History of Middletown
A brief history of Middletown
Middletown, Delaware, located about 24 miles south of Wilmington, is an early crossroads town, one of the old Delaware towns not on a navigable waterway. It was originally a tavern stop about half-way on the old cart road that extends across the peninsula between Appoquinimink Creek in Odessa and Bohemia Landing on the eastern branch of the Bohemia River in Maryland; thus the name, “Middletown.”
Oxen pulled carts loaded with produce and materials between the ports of Cantwell’s Bridge (Odessa) and Bohemia Landing. This was the shortest route from the Atlantic Ocean to the Chesapeake Bay before the construction of the Chesapeake and Delaware Canal.
In 1675, Adam Peterson took on warrants for the land which later became the town of Middletown, the first survey being made in 1678. Later, his widow married David Witherspoon, a native of Londonderry, Ireland, and they settled upon the King’s Highway at the crossroads, first known as Mrs. Blackston’s Corner.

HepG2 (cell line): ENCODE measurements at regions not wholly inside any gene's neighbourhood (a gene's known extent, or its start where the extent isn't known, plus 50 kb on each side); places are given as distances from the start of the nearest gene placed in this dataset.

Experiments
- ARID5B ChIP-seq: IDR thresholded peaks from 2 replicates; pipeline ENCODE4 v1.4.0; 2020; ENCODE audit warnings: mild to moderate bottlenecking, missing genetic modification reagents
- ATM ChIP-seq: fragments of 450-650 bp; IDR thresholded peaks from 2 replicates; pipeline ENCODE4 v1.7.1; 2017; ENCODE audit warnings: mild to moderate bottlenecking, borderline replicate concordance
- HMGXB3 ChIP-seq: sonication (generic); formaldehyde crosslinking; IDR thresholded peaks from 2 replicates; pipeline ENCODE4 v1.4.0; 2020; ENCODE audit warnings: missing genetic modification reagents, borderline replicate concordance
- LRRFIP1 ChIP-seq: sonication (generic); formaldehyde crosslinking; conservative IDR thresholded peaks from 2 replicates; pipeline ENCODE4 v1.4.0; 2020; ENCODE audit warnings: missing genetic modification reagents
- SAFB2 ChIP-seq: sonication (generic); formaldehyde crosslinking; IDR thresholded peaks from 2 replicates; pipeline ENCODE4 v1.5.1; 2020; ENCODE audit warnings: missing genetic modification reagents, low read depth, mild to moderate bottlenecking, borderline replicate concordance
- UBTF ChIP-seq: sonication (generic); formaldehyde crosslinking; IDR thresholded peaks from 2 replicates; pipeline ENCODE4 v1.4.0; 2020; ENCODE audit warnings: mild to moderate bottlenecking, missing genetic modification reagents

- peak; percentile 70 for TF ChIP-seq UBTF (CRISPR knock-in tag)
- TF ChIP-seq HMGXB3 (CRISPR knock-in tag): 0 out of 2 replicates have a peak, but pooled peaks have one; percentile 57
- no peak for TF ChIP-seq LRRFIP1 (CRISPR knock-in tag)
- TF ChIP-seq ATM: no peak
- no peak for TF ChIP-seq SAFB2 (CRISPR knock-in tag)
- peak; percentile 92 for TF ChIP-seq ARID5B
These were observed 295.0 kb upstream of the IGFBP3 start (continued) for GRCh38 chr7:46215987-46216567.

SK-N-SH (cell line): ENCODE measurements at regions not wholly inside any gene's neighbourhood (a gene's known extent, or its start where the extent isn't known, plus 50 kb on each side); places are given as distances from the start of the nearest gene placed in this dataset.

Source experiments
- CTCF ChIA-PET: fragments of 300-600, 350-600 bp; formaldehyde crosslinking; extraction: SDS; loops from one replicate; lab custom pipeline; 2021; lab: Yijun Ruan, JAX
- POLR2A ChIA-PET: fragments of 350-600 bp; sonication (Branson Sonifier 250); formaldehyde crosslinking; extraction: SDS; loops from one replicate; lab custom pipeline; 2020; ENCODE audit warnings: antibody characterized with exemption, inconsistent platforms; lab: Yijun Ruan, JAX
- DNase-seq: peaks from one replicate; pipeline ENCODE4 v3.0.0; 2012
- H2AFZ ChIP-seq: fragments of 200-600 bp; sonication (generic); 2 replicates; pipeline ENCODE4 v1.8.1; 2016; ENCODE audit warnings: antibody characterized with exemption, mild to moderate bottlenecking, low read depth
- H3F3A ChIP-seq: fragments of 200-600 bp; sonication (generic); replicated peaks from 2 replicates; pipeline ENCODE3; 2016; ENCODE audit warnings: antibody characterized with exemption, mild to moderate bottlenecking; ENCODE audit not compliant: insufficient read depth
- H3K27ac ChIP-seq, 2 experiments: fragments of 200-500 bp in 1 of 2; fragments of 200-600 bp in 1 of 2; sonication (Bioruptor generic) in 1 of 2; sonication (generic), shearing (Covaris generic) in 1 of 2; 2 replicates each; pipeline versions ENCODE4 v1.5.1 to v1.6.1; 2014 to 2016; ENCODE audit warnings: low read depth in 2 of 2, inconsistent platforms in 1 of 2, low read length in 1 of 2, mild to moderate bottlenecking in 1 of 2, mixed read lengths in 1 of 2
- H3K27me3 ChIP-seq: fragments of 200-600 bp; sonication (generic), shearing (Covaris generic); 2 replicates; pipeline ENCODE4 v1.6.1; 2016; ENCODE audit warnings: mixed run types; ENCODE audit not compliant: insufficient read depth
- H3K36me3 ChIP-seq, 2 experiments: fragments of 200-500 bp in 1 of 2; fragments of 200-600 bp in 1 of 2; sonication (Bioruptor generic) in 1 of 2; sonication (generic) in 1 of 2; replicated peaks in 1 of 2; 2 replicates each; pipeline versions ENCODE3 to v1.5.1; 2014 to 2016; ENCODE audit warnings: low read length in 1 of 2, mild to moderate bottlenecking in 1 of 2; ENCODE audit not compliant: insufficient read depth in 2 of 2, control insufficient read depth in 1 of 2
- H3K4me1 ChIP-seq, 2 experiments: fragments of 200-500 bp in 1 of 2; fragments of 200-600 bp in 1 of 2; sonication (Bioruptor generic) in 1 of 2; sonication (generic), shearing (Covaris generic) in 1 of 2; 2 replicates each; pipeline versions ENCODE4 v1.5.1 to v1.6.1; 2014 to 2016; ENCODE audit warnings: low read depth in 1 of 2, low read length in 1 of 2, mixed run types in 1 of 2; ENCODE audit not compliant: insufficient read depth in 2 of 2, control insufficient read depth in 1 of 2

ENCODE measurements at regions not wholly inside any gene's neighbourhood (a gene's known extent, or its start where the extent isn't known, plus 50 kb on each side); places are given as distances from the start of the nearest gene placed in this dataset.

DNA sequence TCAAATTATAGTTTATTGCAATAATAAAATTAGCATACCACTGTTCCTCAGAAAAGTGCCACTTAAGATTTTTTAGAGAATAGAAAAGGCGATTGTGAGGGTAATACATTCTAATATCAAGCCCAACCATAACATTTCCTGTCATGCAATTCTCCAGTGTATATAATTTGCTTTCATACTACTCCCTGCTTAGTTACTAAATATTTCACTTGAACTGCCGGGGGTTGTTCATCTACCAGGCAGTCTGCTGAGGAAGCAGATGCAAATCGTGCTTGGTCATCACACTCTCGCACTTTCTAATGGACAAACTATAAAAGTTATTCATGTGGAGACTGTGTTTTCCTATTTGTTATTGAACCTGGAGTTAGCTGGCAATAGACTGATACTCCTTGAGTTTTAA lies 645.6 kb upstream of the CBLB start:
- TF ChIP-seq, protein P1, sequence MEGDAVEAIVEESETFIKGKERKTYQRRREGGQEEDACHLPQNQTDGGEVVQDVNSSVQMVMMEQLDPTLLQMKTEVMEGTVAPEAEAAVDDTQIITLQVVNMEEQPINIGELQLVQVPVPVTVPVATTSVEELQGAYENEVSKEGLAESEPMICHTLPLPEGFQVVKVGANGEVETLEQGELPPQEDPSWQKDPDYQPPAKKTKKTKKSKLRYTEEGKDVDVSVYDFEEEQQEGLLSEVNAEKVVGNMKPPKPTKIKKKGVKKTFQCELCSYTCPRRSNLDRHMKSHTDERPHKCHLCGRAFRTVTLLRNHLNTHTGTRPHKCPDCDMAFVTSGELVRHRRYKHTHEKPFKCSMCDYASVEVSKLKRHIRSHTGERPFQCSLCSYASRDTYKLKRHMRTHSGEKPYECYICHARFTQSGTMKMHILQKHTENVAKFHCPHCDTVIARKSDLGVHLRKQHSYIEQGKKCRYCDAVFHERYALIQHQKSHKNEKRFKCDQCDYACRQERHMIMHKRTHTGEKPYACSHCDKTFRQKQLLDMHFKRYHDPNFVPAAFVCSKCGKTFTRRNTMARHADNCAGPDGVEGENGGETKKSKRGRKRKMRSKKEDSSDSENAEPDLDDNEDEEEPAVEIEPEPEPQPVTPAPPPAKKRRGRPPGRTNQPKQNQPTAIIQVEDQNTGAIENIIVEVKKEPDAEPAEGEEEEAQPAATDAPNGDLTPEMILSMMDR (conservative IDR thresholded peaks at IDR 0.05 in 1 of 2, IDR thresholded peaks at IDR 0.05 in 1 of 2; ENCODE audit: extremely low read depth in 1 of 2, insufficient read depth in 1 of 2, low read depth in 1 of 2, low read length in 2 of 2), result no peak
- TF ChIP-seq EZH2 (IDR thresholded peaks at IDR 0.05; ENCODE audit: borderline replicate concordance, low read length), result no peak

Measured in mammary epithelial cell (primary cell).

The Witherspoon’s Tavern was built at this site in 1762. A fire destroyed the upper portion of this building on Feb. 14, 1946, but the first floor remains. The cornerstone is still in the original part of the building.
Middletown was incorporated on Feb. 12, 1861. The first town council decided the town should be one mile square, commencing at the corner of the crossroads and extending one-half mile in each direction. Thus it was known as the “Diamond Town of the Diamond State.” As the town has grown, its boundaries have extended in each direction.
Among the oldest buildings in town is the Middletown Academy, erected in 1826. This was the former town hall on North Broad Street. It now houses the Middletown Area Chamber of Commerce and the Middletown Historical Society.
The memorial at Cochran Square – the “Four Corners” – was originally erected to honor the memory of men killed in World War I. Today, it honors all war heroes.